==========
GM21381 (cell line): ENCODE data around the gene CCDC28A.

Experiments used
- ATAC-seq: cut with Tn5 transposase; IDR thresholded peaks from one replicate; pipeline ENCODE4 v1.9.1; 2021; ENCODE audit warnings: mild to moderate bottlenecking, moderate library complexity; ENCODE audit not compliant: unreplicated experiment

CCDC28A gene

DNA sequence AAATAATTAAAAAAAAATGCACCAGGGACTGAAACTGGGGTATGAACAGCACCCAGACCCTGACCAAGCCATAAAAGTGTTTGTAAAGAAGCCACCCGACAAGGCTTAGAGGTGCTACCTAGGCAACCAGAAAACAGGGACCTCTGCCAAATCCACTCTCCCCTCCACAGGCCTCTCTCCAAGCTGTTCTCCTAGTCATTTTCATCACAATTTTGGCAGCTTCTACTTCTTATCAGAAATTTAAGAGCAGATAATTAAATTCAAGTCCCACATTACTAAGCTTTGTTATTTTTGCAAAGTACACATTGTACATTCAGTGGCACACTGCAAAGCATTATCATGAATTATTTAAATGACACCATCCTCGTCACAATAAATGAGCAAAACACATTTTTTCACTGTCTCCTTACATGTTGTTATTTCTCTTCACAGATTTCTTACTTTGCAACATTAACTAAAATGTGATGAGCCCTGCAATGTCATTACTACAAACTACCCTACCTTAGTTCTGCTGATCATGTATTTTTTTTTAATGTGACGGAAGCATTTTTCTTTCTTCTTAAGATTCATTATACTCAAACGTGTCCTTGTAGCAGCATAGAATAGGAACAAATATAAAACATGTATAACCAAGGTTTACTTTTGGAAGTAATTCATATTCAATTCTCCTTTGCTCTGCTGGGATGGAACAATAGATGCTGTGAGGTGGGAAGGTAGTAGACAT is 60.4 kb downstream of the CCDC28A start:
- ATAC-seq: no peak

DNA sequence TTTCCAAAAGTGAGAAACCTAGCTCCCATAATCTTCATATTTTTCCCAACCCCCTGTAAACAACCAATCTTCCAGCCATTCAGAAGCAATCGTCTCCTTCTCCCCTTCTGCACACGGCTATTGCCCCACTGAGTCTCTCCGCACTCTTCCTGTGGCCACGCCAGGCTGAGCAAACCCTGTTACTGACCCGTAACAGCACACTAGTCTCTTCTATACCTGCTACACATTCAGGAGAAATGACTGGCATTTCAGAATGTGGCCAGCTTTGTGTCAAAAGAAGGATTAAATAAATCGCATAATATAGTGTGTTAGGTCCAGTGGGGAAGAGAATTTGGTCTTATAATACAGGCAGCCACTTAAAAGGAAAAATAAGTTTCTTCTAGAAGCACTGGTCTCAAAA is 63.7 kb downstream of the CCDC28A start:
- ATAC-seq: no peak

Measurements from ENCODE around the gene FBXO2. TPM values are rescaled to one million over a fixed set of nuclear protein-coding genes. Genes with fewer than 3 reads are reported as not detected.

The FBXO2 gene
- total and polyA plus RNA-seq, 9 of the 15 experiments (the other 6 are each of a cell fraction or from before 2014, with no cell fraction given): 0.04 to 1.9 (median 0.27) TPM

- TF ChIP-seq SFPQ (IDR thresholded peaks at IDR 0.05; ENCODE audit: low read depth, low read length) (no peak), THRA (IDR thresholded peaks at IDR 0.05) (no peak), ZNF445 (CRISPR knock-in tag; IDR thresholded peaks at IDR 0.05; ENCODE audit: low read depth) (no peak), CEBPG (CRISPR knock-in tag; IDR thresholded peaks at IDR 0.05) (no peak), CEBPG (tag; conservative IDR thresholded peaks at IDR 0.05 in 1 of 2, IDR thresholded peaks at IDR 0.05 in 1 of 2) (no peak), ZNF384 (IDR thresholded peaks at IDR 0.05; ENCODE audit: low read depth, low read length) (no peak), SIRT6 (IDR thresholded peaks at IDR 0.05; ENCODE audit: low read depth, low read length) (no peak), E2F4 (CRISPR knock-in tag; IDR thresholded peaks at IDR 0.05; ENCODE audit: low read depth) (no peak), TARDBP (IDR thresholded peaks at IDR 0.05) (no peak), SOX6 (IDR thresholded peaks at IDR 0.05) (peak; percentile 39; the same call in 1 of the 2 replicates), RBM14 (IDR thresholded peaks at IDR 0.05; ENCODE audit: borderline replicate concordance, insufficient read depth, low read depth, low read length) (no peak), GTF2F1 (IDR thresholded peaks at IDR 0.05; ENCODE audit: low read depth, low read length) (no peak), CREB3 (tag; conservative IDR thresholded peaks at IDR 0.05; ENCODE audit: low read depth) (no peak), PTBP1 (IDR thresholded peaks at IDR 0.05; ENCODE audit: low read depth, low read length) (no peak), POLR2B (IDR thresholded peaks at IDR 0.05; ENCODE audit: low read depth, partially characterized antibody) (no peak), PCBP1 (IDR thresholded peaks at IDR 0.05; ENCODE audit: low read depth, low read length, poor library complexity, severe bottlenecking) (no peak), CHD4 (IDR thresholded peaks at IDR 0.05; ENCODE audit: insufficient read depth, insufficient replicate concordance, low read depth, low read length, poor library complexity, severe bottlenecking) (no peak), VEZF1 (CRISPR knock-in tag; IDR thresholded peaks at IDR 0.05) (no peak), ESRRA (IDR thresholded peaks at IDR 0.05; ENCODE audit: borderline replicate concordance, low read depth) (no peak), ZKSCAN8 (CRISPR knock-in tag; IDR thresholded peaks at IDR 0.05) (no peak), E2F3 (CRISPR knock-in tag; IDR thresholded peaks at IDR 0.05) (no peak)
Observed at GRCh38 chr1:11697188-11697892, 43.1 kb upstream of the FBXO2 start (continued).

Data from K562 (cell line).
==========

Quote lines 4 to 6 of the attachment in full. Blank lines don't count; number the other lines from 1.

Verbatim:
CCDC28A gene

DNA sequence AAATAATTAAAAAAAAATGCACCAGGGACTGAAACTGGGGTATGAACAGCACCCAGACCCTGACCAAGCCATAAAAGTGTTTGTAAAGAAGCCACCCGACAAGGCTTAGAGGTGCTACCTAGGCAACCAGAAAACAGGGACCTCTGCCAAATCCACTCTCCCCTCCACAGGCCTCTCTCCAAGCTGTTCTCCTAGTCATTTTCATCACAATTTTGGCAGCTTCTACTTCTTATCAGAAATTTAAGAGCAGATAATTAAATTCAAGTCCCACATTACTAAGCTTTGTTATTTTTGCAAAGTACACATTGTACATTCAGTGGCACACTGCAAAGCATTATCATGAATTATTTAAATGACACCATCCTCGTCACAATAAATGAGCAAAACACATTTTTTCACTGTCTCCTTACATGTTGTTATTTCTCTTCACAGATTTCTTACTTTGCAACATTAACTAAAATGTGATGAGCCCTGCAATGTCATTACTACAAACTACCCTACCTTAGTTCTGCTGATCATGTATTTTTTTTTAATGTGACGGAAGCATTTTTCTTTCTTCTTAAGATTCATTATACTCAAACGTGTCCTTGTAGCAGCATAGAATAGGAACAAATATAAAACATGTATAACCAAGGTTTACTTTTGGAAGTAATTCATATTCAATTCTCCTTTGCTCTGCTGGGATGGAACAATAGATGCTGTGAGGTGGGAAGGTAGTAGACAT is 60.4 kb downstream of the CCDC28A start:
- ATAC-seq: no peak